C8 Locked Collimation Screw and Secondary Holder Removal
                                                                                                                                                           

Warning Prior to Any Maintenance

The following webpage documents the maintenance and repair I have performed on my C8. There is always a risk of damage with any home repair and maintainance of optical equipment. It is always recommended to contact the manufacturer prior to performing any maintenance as this may void warranties and alter equipment performance. I assume no responsibility or liability for any damages resulting from what you may do to your own equipment. Anything you do is at your own risk, so be sure you know what you are doing and accept all risks prior to beginning.

Background: C8 with Locked and Corroded Collimation Screws and Incorrectly Rotated Corrector Plate

I Purchased my C8 on-line, and it is still in very good condition for a 30+ year old telescope (estimated from the 1979 manufacturing date on the Synchron motor housings): the optics are clear, the motors function, and the telescope is in "like new" overall condition. However, I immediately noticed some poor maintenance from the previous owner. The corrector plate was rotated out of the original factory position with the top collimation screw pointing to the 8 o´clock rather than 12 o´clock position (below photo). The C8 was slightly out of collimation (this was expected after shipping), but I quickly discovered that the collimation screws were locked fast and could not be rotated-most likely from corrosion during storage. I believe that since the C8 collimation screws no longer turned, the previous owner attempted to collimate the C8 by rotating the corrector plate. I fortunately found the original factory markings to reset corrector plate orientation (see the last webpage section) and tried collimating the C8. Since my hex wrench set is metric, it fit a bit loosely into the US hex screws. I was unable to free the collimation screws and was concerned that too much force and using a slightly loose metric hex wrench would strip the hex screws. I ordered a SAE hex wrench set, but still couldn't free the collimation screws. I tried using a soldering iron to heat the screw heads and break the corrosion, but this also failed. I eventually decided to drill out the original collimation screws and replace with Bob's Knobs. The following webpage sections detail this repair.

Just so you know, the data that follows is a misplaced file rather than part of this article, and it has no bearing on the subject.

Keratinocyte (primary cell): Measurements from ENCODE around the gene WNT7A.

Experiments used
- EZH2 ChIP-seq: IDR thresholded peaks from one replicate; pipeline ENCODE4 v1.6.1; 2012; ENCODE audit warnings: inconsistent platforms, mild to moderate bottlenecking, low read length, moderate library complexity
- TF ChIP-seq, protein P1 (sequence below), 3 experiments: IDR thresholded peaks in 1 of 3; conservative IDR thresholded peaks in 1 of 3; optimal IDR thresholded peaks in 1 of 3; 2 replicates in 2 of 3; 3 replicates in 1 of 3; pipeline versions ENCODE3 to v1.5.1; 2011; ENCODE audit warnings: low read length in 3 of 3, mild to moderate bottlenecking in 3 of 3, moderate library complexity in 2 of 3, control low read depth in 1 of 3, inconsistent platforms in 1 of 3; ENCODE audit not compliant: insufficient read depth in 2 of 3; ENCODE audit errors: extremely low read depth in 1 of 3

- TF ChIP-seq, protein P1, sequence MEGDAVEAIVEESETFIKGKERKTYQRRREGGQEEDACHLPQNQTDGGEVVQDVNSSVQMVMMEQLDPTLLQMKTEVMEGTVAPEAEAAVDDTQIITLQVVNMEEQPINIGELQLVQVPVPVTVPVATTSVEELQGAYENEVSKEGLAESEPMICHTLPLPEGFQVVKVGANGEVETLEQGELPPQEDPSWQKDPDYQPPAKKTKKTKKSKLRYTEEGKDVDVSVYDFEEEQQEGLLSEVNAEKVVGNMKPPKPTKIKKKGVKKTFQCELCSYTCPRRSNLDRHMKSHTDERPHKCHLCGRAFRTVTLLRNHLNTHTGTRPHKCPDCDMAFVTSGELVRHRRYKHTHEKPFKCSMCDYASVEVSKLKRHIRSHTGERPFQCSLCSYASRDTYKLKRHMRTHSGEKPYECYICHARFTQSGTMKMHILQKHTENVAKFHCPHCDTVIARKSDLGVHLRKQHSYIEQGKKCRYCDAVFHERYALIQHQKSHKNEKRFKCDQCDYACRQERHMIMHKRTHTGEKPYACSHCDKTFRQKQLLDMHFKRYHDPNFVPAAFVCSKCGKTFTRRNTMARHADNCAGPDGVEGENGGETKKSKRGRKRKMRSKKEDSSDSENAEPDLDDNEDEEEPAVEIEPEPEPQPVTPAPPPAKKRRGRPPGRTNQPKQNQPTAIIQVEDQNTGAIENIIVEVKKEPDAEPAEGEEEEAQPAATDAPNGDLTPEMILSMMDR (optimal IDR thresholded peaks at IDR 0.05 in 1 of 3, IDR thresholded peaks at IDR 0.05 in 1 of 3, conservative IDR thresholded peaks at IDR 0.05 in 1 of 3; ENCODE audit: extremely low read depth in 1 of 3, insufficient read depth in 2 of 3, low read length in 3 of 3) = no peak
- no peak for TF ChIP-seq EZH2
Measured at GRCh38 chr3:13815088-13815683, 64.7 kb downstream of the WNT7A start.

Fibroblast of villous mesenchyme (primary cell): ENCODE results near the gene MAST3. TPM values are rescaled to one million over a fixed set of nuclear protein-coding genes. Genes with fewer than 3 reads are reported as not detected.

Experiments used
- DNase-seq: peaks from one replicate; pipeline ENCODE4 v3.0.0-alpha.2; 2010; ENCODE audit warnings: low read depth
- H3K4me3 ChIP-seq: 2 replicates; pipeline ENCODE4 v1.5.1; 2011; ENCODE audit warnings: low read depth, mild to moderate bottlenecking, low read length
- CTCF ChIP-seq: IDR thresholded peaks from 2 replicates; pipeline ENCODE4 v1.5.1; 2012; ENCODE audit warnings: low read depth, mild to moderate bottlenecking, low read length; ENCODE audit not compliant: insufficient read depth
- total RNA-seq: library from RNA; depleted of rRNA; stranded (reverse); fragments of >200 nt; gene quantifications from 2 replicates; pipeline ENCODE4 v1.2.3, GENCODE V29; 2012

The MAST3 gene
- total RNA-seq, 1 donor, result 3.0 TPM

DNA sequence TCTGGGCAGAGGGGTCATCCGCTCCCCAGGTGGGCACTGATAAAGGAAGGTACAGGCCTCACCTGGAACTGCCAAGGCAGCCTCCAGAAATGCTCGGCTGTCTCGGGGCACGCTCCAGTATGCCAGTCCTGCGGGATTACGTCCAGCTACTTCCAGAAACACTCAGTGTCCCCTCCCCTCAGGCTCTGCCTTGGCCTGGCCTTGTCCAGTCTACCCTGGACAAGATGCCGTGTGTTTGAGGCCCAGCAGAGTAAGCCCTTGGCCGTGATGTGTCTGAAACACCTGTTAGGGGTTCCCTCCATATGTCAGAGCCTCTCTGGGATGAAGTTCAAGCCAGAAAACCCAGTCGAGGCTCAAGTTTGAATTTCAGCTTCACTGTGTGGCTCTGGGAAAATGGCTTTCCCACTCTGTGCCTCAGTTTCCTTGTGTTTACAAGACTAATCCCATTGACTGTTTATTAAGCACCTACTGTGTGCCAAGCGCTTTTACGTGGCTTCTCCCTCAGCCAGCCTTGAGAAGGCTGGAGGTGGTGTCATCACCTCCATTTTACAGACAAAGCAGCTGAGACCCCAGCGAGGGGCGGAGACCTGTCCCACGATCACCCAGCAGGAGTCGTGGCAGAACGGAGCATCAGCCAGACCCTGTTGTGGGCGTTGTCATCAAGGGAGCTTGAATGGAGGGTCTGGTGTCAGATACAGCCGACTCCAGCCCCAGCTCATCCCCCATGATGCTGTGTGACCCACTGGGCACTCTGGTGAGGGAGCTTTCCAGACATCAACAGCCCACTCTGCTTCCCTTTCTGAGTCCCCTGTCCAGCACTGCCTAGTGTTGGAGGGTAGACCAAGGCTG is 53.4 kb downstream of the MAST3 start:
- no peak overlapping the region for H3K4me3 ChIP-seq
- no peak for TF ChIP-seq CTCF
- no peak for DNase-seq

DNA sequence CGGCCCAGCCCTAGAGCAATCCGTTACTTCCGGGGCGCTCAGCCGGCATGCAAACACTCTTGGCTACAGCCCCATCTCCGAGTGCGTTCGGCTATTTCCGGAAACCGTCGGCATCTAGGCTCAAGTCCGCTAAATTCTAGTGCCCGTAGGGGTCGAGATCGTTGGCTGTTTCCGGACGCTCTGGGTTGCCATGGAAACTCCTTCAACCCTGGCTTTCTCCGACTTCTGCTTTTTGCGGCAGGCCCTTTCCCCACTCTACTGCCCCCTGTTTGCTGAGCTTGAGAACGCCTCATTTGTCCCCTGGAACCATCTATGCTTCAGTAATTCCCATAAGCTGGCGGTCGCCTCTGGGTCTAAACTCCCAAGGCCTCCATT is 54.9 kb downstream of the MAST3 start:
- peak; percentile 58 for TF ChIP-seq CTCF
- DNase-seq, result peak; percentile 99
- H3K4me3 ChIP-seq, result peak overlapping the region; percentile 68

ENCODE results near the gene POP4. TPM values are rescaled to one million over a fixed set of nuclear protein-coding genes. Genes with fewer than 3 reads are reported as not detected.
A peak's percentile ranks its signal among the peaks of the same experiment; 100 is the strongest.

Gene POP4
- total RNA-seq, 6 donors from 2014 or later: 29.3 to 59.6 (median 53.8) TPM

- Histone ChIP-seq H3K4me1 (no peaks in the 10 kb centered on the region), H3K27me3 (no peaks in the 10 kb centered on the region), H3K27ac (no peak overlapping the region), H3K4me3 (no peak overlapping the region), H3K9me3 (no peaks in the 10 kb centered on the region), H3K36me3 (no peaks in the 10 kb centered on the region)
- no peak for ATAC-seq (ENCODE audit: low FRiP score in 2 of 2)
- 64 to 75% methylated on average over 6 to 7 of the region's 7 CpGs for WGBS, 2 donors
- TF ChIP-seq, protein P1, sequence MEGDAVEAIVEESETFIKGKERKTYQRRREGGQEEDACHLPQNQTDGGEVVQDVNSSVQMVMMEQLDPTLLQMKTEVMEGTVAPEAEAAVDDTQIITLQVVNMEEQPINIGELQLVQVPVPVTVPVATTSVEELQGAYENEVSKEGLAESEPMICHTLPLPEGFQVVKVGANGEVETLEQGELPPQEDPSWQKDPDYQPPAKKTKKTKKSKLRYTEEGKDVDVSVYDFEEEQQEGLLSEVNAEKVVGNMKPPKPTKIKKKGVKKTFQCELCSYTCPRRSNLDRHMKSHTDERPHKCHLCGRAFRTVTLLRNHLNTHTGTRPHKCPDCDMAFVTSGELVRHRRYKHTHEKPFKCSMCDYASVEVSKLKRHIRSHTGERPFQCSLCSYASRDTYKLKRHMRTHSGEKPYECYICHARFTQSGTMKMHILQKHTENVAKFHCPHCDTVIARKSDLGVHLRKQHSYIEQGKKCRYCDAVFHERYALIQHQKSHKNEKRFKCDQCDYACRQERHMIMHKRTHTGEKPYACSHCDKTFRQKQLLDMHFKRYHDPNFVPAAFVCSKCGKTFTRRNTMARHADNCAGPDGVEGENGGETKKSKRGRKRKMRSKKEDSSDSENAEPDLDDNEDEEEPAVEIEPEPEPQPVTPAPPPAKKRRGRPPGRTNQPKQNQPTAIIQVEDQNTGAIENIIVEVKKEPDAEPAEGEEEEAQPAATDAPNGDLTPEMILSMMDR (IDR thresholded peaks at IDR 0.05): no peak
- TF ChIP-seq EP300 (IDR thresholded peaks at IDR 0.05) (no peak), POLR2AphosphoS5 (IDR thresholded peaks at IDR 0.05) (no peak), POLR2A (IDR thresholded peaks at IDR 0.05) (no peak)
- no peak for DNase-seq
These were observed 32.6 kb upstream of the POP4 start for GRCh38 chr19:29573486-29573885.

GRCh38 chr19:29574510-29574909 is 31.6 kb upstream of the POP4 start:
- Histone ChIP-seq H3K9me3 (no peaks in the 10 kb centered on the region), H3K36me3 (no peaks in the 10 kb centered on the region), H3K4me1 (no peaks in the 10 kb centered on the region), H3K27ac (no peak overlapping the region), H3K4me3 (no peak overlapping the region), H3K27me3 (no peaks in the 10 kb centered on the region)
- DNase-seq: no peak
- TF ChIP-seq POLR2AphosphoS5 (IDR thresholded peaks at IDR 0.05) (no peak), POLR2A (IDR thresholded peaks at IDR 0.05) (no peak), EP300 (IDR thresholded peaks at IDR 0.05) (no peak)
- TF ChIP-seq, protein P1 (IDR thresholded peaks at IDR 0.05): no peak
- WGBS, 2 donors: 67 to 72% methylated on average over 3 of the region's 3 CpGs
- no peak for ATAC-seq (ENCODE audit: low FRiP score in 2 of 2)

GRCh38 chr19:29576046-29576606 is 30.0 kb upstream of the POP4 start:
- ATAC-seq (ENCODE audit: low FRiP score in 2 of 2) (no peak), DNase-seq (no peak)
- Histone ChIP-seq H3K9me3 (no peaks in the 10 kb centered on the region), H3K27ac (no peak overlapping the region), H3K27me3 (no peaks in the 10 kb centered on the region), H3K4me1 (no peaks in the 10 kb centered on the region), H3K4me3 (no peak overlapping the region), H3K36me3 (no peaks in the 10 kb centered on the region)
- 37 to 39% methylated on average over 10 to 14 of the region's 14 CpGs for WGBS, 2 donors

Procedures

It is difficult to find detailed construction information on the orange tube C8 series telescopes, so I was very uncertain about how the secondary assembly and light baffel fitted onto the corrector plate and how to remove them....... so there was some trial and error during this process. I learned a lot about how the C series telescopes are constructed and, based on what I have learned, I would recommend several modifications to the procedure I used. This section sumarizes the procedure I used (which worked) and gives suggested modifications to my procedure based on what I have learned. Detailed instructions and photographs follow in subsequent webpage sections.

My Trial and Error Procedure (Which Did Work):
  1. Locate Factory Markings for Realignment of the Rotated Corrector Plate (Since my Corrector Plate was Rotated, it made no Sense to Mark its Incorrect Position)
  2. Remove the Corrector Plate
  3. Carefully Mark the Secondary Holder Position within the Corrector Plate
  4. Remove the Secondary Holder and Light Baffel from the Corrector Plate (This is a Delicate and Very Difficult Job Since its all Glued Together!)
  5. Drill Out the Locked Collimation Screws and Shear off the Screw Heads with a Metal Tap
  6. Remove the Secondary Mirror from the Secondary Mount
  7. Remove the Locked Collimation Screws from the Secondary Mounting Plate
  8. Clean and Retap (if necessary) the Secondary Mounting Plate Screw Holes
  9. Reinstall the Secondary Mirror (Highly Recommend Replacing the Collimation Screws with "Bob's Knobs" or Equivalent)
  10. Reglue the Secondary Holder and Light Baffel onto the Corrector Plate (Position Exactly According to the Alignment Marks from Step 3.)